I remember lots of my parents friends, my mother loved to entertain, and was likely an extravert. Many years later, I learned that lots of the women who came to dinner, one with whom we were close (went to the cabin, she gave me presents) were more than friends. My parents weren't exactly poly, and I'm fairly certain there wasn't too much ethical going on, but there were definitely things going on that I'm happy I didn't know then.

****
and, the talk of PDAs reminds me of one of my happiest memories. Found my dad in the living room and he just looked all high and dreamy. I might have asked, but he said, 'your mom just kissed me *sigh* and she was wearing the lipstick she used to wear in high school.'
Even then, when I thought kissing was basically gross, it made a huge impression on me. I hoped one day some man would be that silly over kissing ME.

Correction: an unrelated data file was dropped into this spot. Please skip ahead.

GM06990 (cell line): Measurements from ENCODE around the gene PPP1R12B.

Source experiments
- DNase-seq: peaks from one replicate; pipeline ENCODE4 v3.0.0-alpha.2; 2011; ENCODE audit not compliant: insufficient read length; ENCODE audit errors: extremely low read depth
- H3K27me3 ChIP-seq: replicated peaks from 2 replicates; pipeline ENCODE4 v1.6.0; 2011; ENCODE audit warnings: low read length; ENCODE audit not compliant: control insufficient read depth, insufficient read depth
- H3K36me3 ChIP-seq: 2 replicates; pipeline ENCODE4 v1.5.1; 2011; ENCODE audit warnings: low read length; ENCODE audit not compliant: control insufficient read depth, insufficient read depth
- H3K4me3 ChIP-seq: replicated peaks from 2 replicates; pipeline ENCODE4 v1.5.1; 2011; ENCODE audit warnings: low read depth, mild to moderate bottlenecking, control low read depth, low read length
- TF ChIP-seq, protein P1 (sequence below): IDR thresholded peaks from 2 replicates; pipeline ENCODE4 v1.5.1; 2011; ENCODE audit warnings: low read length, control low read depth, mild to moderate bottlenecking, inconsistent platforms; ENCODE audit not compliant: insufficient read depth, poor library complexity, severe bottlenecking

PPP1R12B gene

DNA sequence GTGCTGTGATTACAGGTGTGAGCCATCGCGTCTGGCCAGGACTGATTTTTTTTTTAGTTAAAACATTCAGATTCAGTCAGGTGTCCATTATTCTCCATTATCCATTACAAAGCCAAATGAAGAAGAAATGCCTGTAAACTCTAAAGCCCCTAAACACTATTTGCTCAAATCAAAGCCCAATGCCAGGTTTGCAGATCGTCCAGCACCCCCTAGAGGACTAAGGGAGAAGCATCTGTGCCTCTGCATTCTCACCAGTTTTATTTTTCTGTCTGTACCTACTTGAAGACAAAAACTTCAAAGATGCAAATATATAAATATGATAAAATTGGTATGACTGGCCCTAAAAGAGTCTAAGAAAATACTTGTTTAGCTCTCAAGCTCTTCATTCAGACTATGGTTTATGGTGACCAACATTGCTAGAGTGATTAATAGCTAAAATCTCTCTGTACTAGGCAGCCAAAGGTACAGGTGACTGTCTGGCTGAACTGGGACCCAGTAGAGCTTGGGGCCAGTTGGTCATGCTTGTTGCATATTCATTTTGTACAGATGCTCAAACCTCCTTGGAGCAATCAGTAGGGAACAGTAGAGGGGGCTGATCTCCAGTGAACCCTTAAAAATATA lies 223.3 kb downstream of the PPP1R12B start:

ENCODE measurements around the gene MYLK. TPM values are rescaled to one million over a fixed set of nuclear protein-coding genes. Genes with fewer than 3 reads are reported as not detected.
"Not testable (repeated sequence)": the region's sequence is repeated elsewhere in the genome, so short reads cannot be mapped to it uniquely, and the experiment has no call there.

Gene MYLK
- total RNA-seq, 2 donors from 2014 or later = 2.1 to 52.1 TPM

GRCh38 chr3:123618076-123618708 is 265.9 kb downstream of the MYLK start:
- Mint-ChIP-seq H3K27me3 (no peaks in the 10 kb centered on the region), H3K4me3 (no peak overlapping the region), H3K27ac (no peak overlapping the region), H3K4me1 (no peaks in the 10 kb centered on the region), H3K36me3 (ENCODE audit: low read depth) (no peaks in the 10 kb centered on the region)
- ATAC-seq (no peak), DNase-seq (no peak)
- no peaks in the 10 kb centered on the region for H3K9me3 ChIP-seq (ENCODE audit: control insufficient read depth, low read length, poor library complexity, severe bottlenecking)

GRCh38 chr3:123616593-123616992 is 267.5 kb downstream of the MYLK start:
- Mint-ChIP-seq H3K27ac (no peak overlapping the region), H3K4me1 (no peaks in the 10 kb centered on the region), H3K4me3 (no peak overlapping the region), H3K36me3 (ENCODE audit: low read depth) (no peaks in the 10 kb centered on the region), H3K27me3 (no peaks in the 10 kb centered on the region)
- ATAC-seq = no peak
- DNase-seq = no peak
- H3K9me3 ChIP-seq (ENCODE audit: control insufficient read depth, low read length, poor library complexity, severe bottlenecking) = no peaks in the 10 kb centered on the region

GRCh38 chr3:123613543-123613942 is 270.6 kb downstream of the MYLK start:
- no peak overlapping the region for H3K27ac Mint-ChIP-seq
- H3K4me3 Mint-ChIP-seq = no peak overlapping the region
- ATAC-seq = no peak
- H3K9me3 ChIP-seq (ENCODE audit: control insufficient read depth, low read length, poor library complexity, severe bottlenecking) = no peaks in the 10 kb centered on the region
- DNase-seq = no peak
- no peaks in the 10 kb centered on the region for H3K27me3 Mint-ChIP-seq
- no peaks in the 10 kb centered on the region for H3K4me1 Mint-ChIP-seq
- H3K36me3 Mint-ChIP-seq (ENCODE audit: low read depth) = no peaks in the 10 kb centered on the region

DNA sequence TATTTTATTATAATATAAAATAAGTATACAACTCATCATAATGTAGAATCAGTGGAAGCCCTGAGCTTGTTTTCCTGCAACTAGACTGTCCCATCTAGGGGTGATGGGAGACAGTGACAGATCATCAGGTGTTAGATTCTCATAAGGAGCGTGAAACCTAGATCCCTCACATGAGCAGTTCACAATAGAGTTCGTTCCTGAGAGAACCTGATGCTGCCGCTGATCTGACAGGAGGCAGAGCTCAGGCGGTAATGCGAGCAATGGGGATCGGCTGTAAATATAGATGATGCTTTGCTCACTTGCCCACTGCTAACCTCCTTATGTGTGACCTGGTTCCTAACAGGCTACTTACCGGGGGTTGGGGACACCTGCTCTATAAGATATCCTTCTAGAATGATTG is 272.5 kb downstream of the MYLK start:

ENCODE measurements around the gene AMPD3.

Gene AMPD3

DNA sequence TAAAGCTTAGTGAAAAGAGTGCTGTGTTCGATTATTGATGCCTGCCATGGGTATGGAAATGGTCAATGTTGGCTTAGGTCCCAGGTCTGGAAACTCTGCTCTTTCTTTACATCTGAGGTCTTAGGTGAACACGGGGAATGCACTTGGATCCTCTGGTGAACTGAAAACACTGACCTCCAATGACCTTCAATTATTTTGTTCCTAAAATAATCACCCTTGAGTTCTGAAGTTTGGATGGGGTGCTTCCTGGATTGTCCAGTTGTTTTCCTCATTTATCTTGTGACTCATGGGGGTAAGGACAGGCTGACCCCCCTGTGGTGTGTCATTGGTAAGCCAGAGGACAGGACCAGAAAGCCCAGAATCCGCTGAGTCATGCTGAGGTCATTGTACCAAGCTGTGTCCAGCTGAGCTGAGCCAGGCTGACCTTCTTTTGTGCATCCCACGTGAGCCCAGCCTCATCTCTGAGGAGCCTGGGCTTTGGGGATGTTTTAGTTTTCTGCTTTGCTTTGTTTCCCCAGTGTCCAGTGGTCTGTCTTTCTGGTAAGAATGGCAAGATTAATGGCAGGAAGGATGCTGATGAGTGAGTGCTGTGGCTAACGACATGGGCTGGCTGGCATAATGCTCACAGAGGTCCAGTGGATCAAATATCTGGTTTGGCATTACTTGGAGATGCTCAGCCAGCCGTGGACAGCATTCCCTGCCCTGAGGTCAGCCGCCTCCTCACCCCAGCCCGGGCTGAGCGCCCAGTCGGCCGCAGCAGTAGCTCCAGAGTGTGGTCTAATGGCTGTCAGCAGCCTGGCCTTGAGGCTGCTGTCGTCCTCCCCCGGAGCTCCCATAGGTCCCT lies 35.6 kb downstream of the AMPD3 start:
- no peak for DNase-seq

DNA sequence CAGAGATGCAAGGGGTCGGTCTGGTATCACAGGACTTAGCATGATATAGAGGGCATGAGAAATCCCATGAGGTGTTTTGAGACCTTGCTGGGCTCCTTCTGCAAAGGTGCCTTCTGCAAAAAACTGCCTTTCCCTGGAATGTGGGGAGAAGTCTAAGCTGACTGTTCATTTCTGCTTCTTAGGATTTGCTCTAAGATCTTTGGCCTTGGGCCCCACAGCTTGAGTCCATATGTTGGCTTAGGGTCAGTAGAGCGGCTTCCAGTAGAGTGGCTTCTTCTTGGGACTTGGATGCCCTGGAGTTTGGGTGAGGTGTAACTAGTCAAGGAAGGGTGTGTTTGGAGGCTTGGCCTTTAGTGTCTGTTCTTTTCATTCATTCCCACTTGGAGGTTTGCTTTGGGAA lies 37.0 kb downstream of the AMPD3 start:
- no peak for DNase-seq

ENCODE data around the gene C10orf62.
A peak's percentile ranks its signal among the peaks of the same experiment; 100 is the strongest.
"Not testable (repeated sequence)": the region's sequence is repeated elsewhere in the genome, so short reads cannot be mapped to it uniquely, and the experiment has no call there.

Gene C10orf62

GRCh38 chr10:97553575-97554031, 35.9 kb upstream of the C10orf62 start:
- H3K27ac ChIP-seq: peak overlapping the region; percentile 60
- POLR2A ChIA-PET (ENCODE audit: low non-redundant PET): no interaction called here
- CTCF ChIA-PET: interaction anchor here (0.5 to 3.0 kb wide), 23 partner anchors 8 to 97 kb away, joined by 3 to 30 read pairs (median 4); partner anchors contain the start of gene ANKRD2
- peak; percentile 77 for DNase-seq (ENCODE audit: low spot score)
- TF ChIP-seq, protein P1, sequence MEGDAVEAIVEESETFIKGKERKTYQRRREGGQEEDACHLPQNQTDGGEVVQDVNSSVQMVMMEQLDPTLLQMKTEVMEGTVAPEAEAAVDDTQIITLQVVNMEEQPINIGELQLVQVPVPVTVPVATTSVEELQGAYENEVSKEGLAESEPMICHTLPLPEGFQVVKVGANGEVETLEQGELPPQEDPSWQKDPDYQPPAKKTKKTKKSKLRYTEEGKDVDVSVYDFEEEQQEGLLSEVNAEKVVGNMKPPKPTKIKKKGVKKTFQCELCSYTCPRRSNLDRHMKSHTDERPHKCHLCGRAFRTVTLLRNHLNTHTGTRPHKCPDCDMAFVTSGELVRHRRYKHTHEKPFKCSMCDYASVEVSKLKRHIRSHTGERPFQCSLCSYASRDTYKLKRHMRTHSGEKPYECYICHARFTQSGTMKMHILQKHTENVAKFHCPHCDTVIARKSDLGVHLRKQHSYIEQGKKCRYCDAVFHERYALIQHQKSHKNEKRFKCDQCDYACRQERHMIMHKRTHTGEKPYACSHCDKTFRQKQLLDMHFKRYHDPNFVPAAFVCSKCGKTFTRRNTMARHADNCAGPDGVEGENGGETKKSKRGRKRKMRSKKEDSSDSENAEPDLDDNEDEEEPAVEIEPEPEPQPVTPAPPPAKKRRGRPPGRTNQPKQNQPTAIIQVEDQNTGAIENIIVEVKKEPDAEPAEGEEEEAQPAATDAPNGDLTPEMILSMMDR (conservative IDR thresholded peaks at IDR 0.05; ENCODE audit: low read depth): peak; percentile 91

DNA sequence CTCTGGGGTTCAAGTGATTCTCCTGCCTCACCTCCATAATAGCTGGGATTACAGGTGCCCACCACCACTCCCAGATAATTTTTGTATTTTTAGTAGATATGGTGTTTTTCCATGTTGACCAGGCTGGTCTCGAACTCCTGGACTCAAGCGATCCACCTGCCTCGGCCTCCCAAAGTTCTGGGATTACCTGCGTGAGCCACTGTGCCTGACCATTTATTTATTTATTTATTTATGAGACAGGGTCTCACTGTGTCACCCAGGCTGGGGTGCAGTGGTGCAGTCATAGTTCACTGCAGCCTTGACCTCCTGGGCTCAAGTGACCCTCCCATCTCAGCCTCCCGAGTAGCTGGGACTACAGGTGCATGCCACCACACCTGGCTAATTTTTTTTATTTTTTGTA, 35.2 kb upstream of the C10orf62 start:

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  #19  
Old 06-12-2012, 08:07 AM
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Quote:
Originally Posted by NovemberRain View Post
and, the talk of PDAs reminds me of one of my happiest memories. Found my dad in the living room and he just looked all high and dreamy. I might have asked, but he said, 'your mom just kissed me *sigh* and she was wearing the lipstick she used to wear in high school.'
Even then, when I thought kissing was basically gross, it made a huge impression on me. I hoped one day some man would be that silly over kissing ME.
I find this SO FRIGGIN SWEEEEEEET.
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  #20  
Old 06-12-2012, 02:45 PM
GreenMom GreenMom is offline
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Oh don't get me wrong. I do "PDA" stuff in front of the kids. But I'm very huggy with many of my friends so I don't see it as a big deal I suppose.

As I said in my post though, my kids are very young and don't question such things. When they get to be teens they may well have questions. But I would rather they grow up seeing this as something comfortable between my husband and I, and any others in our lives, then us sitting them down to "explain" how it works I guess.